Wi-Fi Kool-Aid: A Tale of Two Flavors

Wi-Fi Kool-Aid: A Tale of Two Flavors

By CWNP On 04/16/2009 - 11 Comments

Since I went ahead and threw down the gauntlet in my last post, I thought you should taste-test a couple of Kool-Aid 'samples' while I had everything out on the table.


'Kool-Aid' is about a company's overall approach (philosophy) to networking (in this case, Wi-Fi networking).  At first sip, you might think the two flavors we’ll be discussing taste similar, but one of them has a bit of a 'twang.'  It's like sweet tea that's been sitting out a little too long, and if you're an avid sweet tea drinker like me, that twang isn't a good thang. Motorola, Aruba, and Meru, (the 2nd, 3rd, and 4th place Wi-Fi vendors in the market) ALL serve up an 'All Wireless Enterprise' flavor.  In contrast, Cisco serves up the 'Wireless-is-an-Extension-of-the-Wired-network' variety. 


ALL WIRELESS ENTERPRISE (AWE) means the distribution and access layers of the traditional 'Core, Distribution, Access' network design layers are primarily, if not entirely, wireless.  Wi-Fi would, in today's market, be the primary technology for access. But Wi-Fi, WiMAX, and other technologies could serve in a distribution layer capacity.  It's a given that the core of any sizable network will remain wired for capacity and dependability.  Vendors who are serving AWE flavor know this, and have typically partnered with wired infrastructure vendors (if they can't offer wired infrastructure equipment themselves) to provide this part of the networking meal plan.  More or less, AWE vendors believe that wireless brings a significant value to the enterprise when implemented properly, and they want to specialize in that area alone.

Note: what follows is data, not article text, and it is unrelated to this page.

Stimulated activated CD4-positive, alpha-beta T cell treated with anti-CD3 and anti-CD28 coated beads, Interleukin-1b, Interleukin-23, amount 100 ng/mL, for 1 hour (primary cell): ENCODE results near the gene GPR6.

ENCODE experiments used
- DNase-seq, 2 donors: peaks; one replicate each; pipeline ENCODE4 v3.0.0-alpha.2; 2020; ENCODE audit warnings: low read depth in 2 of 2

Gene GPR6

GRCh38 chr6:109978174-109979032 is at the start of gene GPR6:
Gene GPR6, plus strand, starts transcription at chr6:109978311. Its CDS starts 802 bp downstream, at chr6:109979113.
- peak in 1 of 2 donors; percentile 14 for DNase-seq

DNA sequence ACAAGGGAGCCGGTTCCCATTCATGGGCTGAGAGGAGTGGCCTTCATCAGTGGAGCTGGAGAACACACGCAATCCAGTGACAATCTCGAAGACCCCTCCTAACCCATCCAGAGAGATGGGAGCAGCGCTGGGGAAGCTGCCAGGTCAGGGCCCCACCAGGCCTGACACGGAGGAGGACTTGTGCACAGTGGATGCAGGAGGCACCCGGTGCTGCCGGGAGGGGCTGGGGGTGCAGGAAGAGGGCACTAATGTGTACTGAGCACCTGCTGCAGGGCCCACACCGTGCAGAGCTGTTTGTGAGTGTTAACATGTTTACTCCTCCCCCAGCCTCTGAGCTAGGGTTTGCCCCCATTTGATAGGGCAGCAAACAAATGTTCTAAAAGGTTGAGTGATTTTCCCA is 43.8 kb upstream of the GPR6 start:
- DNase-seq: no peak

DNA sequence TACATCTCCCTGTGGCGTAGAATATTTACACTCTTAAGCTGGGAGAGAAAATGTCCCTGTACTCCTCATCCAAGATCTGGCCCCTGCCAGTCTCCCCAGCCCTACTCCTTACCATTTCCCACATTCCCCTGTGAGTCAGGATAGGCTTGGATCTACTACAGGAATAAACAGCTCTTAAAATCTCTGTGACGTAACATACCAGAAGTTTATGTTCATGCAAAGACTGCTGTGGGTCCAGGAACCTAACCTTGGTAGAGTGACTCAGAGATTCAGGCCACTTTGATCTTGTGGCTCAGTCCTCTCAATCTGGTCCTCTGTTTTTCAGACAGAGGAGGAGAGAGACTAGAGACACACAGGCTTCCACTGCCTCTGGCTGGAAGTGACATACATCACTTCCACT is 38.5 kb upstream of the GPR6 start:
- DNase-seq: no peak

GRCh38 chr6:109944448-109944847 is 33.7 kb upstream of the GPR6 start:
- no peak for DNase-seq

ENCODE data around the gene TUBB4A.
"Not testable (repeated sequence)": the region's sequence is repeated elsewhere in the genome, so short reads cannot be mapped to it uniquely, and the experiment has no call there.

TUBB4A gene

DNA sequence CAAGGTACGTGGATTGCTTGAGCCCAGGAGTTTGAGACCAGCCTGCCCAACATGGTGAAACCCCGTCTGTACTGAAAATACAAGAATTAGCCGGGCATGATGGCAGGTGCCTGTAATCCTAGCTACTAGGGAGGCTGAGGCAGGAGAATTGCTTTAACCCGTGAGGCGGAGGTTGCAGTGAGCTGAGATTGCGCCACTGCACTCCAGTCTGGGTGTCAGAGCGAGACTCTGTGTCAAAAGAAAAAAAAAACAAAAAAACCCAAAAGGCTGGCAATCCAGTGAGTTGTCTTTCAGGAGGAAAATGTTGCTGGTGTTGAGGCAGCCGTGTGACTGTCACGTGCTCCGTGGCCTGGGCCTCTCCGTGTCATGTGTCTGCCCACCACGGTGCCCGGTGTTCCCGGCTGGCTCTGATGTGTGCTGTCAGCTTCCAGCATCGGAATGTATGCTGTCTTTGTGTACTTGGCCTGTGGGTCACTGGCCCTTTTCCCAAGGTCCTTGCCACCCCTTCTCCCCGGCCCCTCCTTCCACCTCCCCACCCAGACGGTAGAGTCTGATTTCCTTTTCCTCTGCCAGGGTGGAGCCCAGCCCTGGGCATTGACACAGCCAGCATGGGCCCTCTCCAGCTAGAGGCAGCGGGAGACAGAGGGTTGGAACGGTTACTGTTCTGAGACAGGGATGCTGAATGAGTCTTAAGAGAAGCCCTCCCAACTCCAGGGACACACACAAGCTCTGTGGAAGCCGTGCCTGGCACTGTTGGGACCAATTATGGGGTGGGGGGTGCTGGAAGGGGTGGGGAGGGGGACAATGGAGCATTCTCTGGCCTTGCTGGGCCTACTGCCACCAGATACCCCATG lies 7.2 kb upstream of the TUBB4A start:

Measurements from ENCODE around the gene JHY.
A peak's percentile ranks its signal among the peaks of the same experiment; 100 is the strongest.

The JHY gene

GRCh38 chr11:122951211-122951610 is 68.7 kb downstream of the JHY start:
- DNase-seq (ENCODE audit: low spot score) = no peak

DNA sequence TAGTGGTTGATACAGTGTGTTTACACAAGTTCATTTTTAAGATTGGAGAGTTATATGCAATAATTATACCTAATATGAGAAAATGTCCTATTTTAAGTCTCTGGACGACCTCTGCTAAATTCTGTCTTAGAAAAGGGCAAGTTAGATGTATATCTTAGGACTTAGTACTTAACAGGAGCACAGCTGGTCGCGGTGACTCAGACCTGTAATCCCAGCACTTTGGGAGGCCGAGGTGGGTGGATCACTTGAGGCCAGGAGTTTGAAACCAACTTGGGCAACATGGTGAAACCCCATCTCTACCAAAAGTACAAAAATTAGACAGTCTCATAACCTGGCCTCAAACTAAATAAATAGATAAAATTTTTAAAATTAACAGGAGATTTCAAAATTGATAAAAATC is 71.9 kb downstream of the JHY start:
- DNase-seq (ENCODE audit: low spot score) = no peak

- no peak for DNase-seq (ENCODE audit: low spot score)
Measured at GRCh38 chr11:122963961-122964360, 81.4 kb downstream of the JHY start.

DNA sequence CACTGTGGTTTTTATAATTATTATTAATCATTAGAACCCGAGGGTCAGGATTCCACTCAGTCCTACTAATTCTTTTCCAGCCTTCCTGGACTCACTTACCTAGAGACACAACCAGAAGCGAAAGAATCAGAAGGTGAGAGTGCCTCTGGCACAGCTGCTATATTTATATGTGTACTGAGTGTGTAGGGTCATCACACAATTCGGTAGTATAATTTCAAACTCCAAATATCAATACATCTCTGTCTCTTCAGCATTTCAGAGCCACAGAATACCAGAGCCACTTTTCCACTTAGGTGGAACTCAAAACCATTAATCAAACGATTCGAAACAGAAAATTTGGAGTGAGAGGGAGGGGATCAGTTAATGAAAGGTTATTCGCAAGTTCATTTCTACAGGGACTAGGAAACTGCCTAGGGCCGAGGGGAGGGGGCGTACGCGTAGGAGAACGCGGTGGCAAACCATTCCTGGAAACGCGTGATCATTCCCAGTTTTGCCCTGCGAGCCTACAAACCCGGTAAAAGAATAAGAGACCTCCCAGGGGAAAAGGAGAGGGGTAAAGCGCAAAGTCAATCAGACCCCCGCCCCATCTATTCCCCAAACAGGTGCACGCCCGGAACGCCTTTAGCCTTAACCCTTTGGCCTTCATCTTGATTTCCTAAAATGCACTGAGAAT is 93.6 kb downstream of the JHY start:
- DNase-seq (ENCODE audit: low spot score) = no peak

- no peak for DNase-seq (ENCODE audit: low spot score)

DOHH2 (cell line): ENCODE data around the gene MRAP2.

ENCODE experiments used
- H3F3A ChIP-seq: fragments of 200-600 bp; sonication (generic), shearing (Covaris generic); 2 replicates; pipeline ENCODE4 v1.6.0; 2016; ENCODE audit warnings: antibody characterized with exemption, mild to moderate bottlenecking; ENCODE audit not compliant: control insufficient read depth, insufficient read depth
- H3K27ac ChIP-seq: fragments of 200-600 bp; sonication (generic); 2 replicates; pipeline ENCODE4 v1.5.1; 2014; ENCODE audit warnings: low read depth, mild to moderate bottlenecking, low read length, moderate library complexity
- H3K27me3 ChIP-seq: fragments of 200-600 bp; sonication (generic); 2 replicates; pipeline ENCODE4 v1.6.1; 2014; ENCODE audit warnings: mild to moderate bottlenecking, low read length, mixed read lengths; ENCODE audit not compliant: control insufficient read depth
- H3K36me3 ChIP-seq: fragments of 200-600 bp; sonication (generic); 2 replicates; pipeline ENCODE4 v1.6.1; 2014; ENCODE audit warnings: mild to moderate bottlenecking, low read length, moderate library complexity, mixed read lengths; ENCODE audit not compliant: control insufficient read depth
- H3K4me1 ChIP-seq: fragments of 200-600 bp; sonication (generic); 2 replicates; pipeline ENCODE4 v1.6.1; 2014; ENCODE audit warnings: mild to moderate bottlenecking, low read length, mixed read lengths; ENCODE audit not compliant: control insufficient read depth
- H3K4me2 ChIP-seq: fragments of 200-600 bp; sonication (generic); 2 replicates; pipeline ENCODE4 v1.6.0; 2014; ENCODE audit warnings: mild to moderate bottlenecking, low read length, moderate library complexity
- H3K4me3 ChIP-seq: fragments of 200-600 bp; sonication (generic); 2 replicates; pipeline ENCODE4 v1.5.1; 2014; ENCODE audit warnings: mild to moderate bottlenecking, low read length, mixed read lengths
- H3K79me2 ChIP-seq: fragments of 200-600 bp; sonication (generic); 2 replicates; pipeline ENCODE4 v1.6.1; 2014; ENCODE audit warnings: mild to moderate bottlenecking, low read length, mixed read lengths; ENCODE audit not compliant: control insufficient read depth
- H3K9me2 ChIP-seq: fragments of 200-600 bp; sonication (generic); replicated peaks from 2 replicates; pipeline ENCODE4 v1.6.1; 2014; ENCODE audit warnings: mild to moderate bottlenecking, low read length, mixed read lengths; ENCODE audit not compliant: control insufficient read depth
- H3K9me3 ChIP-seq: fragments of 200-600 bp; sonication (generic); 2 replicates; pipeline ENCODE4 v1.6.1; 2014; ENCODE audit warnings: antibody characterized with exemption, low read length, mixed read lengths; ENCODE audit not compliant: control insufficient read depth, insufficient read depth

WIRELESS as an EXTENSION of the WIRED network (WEW) gives you a mixture that allows wireless to add value to the wired network, but the wired network remains 'primary' - even out to the network's edge (access layer).  WEW flavor has the underlying requirement of the vendor or the vendor's partner(s) being able to (and wanting to) sell primarily wired networking equipment.  Wireless networking equipment is then sold only where specifically needed (when wired network equipment can't do the job) for the purpose of maximizing gross income.

Think of the impact that each flavor has on the financial bottom line of the buyer.  The value proposition for Wi-Fi is extremely high versus wired networks.  That isn't just my opinion - it's basically a universal truth at this point.  If you disagree, pause now to give yourself a chance to change your mind.  :) 


Better yet, let me provide a specific example.  Aruba, Motorola, and Meru all have 'Remote AP' capability where the Remote AP can connect back to its controller over the Internet using an IPsec VPN tunnel.  That's pretty sweet.  Cisco doesn't have this feature.  Why?  Kool-Aid is why.  Certainly Cisco, the undisputed KING of VPN technology, could add that feature to their APs quickly and easily, but they haven't.  Why?  It cuts into their VPN appliance business (part of the wired infrastructure).  Consider which of the following costs less:


1) A VPN endpoint device plus an AP for every home office OR... just an AP for every home office?

2) A large VPN concentrator at the corporate office with a VPN endpoint software license and an AP for every road warrior OR... just an AP for the road warrior?


My point: WEW makes the wired network the primary, and that costs more – a lot more.  Taste that twang yet?